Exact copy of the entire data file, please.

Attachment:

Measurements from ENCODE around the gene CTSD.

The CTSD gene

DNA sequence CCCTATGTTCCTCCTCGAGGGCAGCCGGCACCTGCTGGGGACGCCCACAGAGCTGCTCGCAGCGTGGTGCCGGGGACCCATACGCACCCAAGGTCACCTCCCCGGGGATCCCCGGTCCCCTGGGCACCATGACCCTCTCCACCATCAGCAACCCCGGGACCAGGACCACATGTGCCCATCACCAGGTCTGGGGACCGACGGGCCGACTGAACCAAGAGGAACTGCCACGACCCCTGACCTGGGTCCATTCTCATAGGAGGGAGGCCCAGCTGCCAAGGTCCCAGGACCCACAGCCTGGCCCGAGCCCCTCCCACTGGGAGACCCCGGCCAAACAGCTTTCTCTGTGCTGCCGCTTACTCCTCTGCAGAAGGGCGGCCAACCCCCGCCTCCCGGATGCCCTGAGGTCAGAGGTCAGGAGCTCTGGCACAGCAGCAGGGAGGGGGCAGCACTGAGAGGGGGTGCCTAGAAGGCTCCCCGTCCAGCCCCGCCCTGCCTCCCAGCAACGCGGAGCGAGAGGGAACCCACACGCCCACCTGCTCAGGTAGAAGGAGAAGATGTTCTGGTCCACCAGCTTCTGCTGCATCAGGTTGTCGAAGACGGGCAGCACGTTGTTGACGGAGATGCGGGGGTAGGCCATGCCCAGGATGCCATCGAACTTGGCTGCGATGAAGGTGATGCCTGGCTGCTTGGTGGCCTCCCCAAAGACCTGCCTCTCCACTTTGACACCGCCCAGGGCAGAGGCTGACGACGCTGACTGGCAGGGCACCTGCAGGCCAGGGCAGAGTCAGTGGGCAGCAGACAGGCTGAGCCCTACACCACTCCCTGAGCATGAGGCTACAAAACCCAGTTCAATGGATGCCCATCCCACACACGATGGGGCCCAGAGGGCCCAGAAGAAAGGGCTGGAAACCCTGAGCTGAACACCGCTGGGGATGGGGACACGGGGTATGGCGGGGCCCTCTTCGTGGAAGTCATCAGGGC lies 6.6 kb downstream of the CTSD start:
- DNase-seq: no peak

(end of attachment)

Measurements from ENCODE around the gene CTSD.

The CTSD gene

DNA sequence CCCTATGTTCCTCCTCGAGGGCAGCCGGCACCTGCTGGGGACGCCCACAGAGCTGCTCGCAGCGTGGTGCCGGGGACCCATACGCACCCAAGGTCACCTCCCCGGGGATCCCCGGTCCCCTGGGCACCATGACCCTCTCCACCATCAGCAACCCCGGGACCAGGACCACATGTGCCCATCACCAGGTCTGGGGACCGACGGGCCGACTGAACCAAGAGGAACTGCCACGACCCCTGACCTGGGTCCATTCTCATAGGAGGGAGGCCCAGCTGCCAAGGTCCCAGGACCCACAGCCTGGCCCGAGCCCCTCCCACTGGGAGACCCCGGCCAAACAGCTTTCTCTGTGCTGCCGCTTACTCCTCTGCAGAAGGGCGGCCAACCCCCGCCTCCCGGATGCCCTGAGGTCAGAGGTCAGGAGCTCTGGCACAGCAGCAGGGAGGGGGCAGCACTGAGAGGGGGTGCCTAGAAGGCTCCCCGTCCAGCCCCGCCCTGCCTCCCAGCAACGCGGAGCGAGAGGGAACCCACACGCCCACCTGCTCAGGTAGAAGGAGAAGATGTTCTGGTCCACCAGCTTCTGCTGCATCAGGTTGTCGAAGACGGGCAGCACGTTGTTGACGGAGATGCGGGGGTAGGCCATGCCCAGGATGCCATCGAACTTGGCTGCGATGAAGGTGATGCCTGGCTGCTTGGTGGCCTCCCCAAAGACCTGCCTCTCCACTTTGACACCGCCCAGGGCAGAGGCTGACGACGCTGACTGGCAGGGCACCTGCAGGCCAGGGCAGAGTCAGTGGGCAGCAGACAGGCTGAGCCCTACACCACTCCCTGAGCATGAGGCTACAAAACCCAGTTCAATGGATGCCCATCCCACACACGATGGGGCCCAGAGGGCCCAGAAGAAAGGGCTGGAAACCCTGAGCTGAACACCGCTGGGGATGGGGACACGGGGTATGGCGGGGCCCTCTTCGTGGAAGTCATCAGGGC lies 6.6 kb downstream of the CTSD start:
- DNase-seq: no peak